Behind the Scenes: Writing about Alexander Rehding’s interstellar reach
When I first arrived at Harvard Magazine, the other editors provided me with a packet of story ideas. They hoped to spare me from wandering confusedly around Harvard Yard begging freshmen and tourists for suggestions. Fortunately, the list was excellent.
One colleague suggested an article on Peabody professor of music Alex Rehding, former chair of the Harvard music department, and a man with a universal reputation for friendliness. I agreed to write a brief “Harvard Portrait” on Rehding, and he agreed to an interview.
As I prepared, I became acquainted with the unique benefits of working for the magazine. My assignment was quite short—about 300 words—but no one in the office suggested it should be treated any differently than a feature story running a few thousand words longer. So in getting ready for an interview, I had the opportunity to read the entirety of Rehding’s most recent book, on Beethoven’s Ninth Symphony. It’s hard to find a publication that allows for that kind of prep work.
I felt I knew what I was getting into with Rehding’s book. I’ve played clarinet since fifth grade and studied music theory and history along the way, getting used to a certain manner of musical analysis. And I’d learned to appreciate music theory, though the appreciation took about a decade to build. (For most subjects, I wouldn’t have endured such a long trial period.) I was expecting a harmonic and structural analysis of Beethoven’s Ninth with some historical context thrown in.
But Rehding’s book blew me away. He asked, and sought to answer, all sorts of questions about Beethoven’s final symphony. Why did Leonard Bernstein ’39, D. Mus. ’67, decide to conduct this piece, which premiered in 1824, to celebrate the fall of the Berlin Wall more than 150 years later? How did it become the standard selection for twenty-first-century musical flash mobs? And what happens if you take the world’s most recognizable symphony and electronically stretch it across 24 hours? The questions were unusual, but getting to the answers was fascinating.
I spoke to Rehding in his office for an hour and a half and wrote 300 words. I got feedback from one editor, responded to the edits, and then sent it to every other editor, who made suggestions as needed. After a couple rounds of copyediting, a quick photo shoot of Rehding, and some layout and design work, the piece was ready for print and online. It’s a lot of work for a little piece, but it’s the Harvard Magazine norm—something made possible by our generous supporters.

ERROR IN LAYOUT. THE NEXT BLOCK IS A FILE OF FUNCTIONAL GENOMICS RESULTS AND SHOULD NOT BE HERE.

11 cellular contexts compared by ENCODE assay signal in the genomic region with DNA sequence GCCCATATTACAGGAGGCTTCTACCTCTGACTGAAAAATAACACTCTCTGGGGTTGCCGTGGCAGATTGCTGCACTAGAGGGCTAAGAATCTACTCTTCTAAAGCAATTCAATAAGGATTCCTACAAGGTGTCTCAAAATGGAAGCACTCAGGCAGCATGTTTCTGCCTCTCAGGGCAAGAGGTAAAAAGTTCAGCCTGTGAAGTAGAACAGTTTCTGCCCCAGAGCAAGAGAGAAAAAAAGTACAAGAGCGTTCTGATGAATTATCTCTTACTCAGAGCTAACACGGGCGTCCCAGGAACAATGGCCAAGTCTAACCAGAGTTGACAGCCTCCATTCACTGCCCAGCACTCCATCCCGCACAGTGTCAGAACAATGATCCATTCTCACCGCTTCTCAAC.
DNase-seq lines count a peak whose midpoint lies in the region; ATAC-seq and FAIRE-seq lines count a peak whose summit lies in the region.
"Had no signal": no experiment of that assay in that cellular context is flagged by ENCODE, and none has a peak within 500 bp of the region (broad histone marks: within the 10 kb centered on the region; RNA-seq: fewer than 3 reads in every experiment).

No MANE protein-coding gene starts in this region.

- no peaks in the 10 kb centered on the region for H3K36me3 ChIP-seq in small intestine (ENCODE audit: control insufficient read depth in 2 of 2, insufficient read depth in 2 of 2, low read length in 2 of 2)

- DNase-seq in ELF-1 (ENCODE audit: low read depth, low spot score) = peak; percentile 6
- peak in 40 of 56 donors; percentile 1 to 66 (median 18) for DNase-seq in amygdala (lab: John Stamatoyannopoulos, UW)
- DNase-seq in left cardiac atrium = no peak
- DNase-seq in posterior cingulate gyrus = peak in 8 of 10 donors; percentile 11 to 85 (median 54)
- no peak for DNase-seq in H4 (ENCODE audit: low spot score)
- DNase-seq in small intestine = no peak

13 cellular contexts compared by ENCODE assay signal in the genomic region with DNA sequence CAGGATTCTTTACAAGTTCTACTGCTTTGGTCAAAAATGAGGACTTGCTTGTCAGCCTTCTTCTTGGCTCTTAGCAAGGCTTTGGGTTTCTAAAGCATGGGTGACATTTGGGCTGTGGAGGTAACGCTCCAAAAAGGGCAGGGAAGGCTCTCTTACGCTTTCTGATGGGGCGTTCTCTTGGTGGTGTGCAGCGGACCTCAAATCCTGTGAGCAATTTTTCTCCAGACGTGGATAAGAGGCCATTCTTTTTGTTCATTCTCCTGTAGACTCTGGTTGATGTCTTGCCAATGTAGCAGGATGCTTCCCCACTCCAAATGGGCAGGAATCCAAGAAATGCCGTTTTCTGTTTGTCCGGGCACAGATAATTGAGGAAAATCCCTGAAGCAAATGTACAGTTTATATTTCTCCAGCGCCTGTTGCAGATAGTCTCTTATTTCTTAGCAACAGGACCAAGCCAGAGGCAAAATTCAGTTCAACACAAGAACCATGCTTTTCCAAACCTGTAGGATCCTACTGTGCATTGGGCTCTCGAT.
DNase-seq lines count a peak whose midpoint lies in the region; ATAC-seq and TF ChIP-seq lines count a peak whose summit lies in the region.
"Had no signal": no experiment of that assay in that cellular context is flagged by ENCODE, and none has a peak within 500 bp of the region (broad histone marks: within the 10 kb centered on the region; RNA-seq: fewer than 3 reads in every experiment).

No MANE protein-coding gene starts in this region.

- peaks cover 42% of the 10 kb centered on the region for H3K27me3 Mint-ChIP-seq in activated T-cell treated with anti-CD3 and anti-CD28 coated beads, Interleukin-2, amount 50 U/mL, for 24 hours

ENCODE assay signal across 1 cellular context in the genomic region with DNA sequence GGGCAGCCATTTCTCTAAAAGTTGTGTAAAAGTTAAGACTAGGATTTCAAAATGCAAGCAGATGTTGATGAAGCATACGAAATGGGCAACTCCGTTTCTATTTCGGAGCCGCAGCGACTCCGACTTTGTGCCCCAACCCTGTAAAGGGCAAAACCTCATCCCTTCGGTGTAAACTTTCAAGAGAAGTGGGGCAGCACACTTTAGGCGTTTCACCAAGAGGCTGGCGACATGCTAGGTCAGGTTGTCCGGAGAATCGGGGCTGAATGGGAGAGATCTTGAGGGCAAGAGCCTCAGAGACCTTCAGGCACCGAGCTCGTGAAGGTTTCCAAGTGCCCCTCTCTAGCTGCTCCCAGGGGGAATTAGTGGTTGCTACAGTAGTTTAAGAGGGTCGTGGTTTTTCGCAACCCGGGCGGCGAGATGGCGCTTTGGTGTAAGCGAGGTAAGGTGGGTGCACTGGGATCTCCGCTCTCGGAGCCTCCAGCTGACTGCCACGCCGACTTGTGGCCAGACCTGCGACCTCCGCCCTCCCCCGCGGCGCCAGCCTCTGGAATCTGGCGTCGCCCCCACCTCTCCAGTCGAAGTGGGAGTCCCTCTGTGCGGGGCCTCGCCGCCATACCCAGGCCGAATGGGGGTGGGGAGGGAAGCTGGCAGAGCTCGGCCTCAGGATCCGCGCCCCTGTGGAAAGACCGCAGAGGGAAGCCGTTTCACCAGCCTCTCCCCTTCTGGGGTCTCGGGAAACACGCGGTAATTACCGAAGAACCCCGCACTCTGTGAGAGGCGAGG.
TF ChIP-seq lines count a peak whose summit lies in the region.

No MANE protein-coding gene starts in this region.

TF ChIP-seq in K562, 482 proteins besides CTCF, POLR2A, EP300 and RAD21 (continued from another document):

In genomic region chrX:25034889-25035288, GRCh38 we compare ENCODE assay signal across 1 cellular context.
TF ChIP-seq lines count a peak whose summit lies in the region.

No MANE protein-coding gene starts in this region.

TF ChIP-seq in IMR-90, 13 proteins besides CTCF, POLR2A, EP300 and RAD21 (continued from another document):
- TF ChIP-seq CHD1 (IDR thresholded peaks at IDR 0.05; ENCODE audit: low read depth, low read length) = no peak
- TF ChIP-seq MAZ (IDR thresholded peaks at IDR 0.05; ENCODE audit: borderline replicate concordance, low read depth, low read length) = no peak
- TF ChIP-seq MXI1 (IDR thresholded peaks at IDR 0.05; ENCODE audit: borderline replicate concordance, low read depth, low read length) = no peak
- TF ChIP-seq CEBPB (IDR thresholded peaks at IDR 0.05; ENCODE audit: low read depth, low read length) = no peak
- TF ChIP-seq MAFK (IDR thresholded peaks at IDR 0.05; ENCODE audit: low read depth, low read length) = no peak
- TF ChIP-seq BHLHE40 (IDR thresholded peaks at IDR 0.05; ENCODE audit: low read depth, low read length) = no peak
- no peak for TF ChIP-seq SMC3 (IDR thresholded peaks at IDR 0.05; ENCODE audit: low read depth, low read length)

Of course, the 300 words weren’t enough to capture Rehding’s approach, and I thought readers might want to see more: about how extraterrestrial life might experience music (his latest interest), for example. After deciding to write a feature, I read the manuscript of Rehding and Daniel Chua’s Music from Earth: Alien Listening and NASA’s Golden Record (and many more publications); interviewed an array of musicologists, music theorists, media theorists, and physicists, including friends and advisers of Rehding; and interviewed Rehding himself about a half-dozen more times in person and then on Zoom, trying to get a solid grasp of how he thought about music and what made it unique.
The process changed how I view music. I had never thought much about how the features of human perception shape the way we experience sound, and how every other species hears it differently. I never thought much about music in terms of vibrations, and never considered its unique potential to help us describe our world temporally instead of spatially. And though I became familiar with a new, broader approach to the study of music, I didn’t leave my more traditional theory background behind. Rehding’s skill in expanding a field without diluting it stuck with me.
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Read “One Small
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